A week of riots and clashes sparked in the capital as the government attempted to raise fuel prices by 50%. Mozambique is often unheard of in international news, but a week of violent riots in Maputo leaving 100 injured and four dead were enough to bring the world’s poorest country to the headlines. The fuel price jump was proposed as a response to the 14% rise in diesel fuel costs. Food prices have also experienced an increase due to the rise in fuel costs. The reason that riots erupted was not only because of rising fuel costs, but mainly because of the low wages that people in Mozambique make. The more interesting question may be why is Mozambique so poor and why would the government seek a 50% increase in price to meet the demand?
Mozambique is moderately large country on the East coast of Africa. With a history of Portuguese colonial rule, civil war, effects of apartheid, and a wide-reaching famine, Mozambique has had great difficulty in bringing its people out of desperate poverty. Mozambique gained independence in 1975, but was quickly pulled into war against white rule in Rhodesia and South Africa. The apartheid government of South Africa not only oppressed its own people, it engaged in near full-scale war with Angola and Mozambique as well as raiding and blockading Lesotho, Botswana, Zambia, Zimbabwe and Malawi. “This was a war against ordinary people, in which schools and health posts were primary targets and civilians were massacred on buses and trains. At least two million Mozambicans and Angolans died in the war South Africa waged against them; millions more had to flee their homes.” writes Action for Southern Africa and the World Development Movement in an Africa Action Report.
A generation of children never received education because schools were destroyed, mothers and children died because health services were devastated, and now the region cannot rebuild because they are asked to pay again for the injustices of the apartheid regime through debts. The war waged by the South African apartheid government made Mozambique one of the poorest countries in the world. Over one million people died between 1977 and 1992, the economy was destroyed along with the countryside, and the country was left with a legacy of landmines. The South African government supported a rebel group called RENAMO. RENAMO or Mozambican National Resistance was formed after independence as an anti-communist conservative political party. It fought against the FRELIMO (Mozambican Liberation Front) and the Zimbabwean government of Robert Mugabe which was overthrowing the white Rhodesian rule. RENAMO received support from South Africa as well as the Central Intelligence Organization of Rhodesia and the CIA of the United States. RENAMO was known for its widespread brutality and human rights abuses. It was instrumental in destroying the economy of Mozambique and ensuring that a southern African country under black rule could not be stable.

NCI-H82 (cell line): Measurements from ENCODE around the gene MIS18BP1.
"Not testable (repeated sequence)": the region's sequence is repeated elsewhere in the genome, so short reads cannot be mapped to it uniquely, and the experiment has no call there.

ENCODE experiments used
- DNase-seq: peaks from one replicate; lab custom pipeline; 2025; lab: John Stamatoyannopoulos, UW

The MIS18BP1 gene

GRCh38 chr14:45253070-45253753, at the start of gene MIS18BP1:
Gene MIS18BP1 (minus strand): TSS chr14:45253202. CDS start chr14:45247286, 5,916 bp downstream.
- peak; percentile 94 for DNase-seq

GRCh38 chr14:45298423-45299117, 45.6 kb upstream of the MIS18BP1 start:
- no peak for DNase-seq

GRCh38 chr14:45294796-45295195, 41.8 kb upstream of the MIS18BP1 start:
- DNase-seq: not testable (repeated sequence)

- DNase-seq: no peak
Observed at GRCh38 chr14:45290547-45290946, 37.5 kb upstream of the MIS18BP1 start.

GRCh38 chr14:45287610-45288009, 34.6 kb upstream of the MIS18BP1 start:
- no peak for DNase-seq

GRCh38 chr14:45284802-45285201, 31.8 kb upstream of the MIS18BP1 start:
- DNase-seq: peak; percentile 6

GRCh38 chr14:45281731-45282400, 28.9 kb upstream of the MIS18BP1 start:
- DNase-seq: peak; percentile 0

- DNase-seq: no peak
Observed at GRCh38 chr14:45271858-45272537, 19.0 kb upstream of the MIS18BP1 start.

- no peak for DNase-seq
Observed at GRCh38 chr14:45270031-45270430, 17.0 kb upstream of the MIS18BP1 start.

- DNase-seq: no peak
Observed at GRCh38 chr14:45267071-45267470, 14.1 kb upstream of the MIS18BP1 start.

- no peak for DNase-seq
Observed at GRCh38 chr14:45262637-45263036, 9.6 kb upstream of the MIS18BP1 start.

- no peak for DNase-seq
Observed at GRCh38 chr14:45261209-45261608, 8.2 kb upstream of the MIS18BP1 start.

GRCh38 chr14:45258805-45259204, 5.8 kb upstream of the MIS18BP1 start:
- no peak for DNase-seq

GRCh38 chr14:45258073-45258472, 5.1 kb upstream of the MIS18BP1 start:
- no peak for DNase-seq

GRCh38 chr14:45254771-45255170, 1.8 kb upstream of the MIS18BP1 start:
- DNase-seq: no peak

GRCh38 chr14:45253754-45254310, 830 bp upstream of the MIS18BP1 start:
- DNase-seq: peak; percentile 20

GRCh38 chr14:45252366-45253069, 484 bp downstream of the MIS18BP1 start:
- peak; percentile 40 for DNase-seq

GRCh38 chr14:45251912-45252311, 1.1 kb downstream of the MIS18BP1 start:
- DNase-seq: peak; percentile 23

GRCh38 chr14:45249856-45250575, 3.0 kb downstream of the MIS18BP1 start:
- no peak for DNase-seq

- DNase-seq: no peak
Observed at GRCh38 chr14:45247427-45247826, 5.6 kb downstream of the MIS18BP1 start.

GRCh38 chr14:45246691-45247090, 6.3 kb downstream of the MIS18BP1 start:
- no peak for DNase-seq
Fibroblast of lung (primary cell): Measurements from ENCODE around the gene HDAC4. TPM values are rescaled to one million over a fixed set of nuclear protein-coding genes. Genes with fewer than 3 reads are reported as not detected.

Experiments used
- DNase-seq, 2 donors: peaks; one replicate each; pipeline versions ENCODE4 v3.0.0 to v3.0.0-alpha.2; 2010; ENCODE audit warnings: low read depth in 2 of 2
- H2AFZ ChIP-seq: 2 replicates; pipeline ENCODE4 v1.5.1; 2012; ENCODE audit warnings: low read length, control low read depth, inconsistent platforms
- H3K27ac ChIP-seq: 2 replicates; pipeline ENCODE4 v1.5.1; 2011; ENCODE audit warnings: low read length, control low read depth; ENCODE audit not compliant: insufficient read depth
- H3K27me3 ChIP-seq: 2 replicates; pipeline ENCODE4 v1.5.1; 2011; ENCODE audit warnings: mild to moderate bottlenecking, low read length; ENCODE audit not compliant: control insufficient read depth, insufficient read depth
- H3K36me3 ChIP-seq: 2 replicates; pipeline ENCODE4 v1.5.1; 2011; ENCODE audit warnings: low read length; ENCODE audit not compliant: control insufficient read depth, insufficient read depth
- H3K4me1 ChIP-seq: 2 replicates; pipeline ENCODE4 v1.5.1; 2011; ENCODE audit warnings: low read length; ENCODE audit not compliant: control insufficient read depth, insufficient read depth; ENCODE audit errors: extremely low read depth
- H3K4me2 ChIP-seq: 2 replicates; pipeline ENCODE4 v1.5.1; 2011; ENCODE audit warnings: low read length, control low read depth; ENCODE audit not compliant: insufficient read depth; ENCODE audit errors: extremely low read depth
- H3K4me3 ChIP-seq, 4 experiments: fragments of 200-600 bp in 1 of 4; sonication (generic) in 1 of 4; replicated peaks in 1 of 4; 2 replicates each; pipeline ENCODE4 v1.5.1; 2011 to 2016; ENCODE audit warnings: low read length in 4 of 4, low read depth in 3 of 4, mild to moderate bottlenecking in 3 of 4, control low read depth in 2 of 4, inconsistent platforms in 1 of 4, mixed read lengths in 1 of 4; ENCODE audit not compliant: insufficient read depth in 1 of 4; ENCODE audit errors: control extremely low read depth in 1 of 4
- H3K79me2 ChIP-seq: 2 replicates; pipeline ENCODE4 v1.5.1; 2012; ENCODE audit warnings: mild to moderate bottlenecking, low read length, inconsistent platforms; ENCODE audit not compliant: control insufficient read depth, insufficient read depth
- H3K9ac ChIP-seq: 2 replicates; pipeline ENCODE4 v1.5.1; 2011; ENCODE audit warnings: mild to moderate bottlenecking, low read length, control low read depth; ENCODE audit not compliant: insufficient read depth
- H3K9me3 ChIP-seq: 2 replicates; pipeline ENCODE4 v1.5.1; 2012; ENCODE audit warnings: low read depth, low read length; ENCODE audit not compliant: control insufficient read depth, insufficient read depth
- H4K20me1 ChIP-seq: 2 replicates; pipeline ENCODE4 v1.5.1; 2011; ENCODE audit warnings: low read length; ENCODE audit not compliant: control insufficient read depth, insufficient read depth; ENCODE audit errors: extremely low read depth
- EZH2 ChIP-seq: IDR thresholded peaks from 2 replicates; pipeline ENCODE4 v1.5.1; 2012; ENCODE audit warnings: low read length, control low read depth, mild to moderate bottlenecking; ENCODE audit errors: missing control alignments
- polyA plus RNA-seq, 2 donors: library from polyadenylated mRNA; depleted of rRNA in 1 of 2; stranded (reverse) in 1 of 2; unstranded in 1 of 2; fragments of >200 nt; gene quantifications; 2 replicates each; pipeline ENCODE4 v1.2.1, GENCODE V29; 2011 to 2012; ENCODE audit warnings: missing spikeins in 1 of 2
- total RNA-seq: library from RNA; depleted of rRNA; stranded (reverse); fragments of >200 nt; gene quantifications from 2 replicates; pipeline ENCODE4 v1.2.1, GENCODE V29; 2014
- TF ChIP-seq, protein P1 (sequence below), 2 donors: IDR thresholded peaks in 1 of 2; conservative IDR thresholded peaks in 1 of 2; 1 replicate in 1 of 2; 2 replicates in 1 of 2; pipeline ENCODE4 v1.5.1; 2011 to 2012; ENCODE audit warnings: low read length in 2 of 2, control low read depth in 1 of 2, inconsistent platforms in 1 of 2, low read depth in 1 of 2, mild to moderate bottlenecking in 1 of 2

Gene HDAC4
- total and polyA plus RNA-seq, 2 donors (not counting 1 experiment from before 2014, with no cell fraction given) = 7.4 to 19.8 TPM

The US and South African backed RENAMO insurgency destroyed the basic infrastructure and industry of Mozambique. With this extreme loss of income Mozambique was forced to turn to the IMF and World Bank in order to create the infrastructure destroyed by apartheid. “Mozambique has been forced to delay universal primary education until 2010 because it has to repay the apartheid-caused debt.” notes the Africa Action Report. This debt cause by apartheid South Africa is easily deemed odious. Meaning the debts imposed were against the interests of the local populace, and as such should be written off as unlawful under international law.
On top of the apartheid debt and lack of infrastructure, in 2001 Mozambique experienced terrible flooding that has threatened nearly a quarter of the country with death by famine. Again in 2007 terrible flooding forced almost 60,000 people to be evacuated from the Zambezi River Valley. It was said to have been worse that the flooding in 2001. Roads were destroyed, bridges washed away, hundreds of homes disappeared under water – this on top of apartheid debt and a landmine scarred countryside. There is hope for Mozambique. Tourism is increasing and international investment is at a high, but at what cost? The government of Mozambique needs to ensure that it does not sell out its future in investment schemes that will rob indigenous peoples of their lands and leave the country empty of resources.
Mozambique has suffered and is still suffering from the white empowered South African apartheid government system backed by none other than the United States of America. If you would like to understand the current rioting in the capital of Maputo, you need only look back to apartheid to recognize why the 170th of 175 countries listed on the development index sits right next to the richest country in all of Africa.